SACRAMENTO, Calif. (CN) – Delivering a parting gift to outgoing Democratic Gov. Jerry Brown, California voters rejected a Republican-led attempt to repeal Brown’s recently enacted $52 billion transportation plan known as the gas tax.
Californians will continue paying 12 cents more per gallon for gasoline as well as increased motor-registration fees, after 55 percent of voters rejected Proposition 6 as of Wednesday morning. The now voter-approved tax is expected to generate over $5 billion annually over the next decade for highway and bridge repairs.
The fourth-term governor introduced the plan in early 2017 and the Legislature fast-tracked it for passage just eight days later, raising state gasoline taxes for the first time in 23 years.
Brown, 80, claimed victory late Tuesday night in downtown Sacramento and thanked voters for agreeing to the tax.
“I’m going to have to say this is one of the most significant votes in America tonight, because where else have people voted to tax themselves to pay for what they need?” Brown pondered. “On to victory, let’s keep building California.”
Led by Republican gubernatorial candidate John Cox and House Majority Leader Kevin McCarthy, the Proposition 6 campaign used the repeal effort to boost GOP turnout across the Golden State. But in the final days before the election, the proponents ran out of cash and could only watch as Brown and the opposition campaign bombarded the airwaves with expensive advertisements. The opponents outraised the GOP backers by a nearly 10 to 1 margin and ultimately killed the measure.
Los Angeles resident Amy Wiwuga said Proposition 6 was the second most important item on the ballot after the congressional races. She suggested the GOP used “ploy tactics” to qualify the measure and convince conservatives to vote.
“I’m mad they think they could play games with public safety to get this initiative on the ballot to get conservative voters out,” Wiwuga said.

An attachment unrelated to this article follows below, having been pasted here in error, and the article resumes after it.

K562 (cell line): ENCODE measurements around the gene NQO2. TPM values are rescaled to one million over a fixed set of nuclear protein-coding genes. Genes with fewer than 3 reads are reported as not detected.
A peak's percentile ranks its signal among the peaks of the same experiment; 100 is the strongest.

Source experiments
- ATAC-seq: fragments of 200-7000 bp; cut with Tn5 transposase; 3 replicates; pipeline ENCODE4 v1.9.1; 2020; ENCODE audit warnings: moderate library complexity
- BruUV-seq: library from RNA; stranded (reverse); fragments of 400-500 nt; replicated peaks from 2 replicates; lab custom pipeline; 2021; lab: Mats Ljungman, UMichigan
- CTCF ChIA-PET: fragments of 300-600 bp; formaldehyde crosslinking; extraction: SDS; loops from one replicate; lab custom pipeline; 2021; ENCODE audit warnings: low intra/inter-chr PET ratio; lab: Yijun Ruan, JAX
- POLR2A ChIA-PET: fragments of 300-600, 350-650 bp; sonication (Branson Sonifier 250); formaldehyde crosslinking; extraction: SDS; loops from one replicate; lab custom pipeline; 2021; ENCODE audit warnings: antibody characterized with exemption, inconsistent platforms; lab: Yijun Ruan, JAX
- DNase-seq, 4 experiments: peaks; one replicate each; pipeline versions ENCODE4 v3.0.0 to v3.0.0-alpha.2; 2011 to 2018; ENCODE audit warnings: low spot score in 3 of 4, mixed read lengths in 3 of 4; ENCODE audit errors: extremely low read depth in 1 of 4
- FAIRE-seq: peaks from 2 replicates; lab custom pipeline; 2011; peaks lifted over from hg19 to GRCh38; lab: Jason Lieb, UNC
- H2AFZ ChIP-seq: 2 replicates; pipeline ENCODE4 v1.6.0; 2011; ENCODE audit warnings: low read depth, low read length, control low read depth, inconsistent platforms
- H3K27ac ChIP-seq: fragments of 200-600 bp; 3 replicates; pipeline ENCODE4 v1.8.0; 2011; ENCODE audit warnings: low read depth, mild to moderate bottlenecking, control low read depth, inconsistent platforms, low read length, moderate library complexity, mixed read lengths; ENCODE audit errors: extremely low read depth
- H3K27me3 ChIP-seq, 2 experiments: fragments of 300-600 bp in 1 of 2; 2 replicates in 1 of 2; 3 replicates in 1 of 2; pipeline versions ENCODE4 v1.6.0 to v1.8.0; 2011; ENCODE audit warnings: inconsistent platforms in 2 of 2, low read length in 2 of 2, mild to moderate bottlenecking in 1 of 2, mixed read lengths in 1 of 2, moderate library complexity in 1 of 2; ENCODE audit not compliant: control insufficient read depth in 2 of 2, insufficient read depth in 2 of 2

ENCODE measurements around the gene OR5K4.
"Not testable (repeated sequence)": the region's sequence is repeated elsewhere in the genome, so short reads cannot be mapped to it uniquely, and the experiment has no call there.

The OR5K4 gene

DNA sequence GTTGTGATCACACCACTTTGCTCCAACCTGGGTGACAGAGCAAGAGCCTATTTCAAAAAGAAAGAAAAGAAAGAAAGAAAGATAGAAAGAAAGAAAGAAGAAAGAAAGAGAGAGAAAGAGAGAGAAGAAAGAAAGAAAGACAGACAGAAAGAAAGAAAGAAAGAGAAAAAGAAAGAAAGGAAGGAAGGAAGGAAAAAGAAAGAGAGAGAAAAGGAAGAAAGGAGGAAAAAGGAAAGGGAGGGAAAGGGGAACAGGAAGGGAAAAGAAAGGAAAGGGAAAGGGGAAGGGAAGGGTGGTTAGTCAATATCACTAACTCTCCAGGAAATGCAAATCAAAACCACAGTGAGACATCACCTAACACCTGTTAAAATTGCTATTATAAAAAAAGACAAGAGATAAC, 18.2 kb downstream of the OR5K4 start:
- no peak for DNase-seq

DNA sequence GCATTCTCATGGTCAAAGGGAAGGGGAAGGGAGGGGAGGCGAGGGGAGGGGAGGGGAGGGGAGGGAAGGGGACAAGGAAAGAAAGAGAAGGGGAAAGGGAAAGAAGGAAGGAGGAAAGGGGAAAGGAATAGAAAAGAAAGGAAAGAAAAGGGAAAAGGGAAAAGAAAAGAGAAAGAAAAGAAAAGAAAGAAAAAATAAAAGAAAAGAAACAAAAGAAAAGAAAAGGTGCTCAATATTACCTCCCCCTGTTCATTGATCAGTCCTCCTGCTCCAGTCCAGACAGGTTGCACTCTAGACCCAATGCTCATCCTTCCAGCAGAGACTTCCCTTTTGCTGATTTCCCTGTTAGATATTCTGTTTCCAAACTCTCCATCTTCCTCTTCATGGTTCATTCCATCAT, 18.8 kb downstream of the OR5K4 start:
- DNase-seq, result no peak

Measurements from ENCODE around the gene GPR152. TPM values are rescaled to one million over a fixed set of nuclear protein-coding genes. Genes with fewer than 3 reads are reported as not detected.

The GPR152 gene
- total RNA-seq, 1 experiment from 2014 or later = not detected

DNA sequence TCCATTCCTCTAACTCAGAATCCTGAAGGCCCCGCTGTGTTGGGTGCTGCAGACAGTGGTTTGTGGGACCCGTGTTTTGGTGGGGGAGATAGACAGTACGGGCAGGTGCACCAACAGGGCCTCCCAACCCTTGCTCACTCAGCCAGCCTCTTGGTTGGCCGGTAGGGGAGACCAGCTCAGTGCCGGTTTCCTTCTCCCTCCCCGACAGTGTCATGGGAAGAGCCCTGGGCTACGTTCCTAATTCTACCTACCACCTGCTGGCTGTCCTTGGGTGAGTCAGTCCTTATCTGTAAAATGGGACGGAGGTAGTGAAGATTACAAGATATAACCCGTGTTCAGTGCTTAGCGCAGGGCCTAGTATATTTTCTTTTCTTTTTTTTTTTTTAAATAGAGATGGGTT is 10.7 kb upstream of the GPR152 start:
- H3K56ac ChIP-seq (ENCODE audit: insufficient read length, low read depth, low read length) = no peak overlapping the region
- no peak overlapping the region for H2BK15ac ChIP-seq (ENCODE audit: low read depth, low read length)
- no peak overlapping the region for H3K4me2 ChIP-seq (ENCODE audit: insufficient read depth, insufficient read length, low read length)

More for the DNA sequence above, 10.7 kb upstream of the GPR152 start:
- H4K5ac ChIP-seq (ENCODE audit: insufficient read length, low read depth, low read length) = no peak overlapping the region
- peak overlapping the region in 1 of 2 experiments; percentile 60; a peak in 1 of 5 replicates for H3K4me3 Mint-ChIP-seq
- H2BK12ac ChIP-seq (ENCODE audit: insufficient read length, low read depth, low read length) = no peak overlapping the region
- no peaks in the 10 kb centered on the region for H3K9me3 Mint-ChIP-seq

Orange County voter Andrew Smith drives at least 40,000 miles a year for work and isn’t convinced state leaders will actually put the new tax to good use. He says he voted in favor of Proposition 6 and took a jab at the state’s majority party.
“The way Democrats have moved the money around for years, it’s dirty,” Smith said.
In a blow for affordable housing and tenants’ rights advocates, voters also overwhelmingly rejected Proposition 10. The measure would have cleared the way for local governments to enact new rent-control policies.
Proposition 10 campaigns eclipsed the $100 million spending mark since the measure qualified for the state ballot last June, making the rent control fight one of the most expensive propositions in state history. Backers, including the AIDS Healthcare Foundation and its founder Michael Weinstein, were outspent nearly 3 to 1 by a coalition of apartment building owners and real estate companies.
Apartment owners accused Weinstein of being an “anti-housing activist” and called the initiative misleading and dangerous for middle-class homeowners. Nearly 62 percent voted against Proposition 10.
“The stunning margin of victory shows California voters clearly understood the negative impacts Proposition 10 would have on the availability of affordable and middle-class housing in our state,” said Tom Bannon, CEO of the California Apartment Association, in a statement.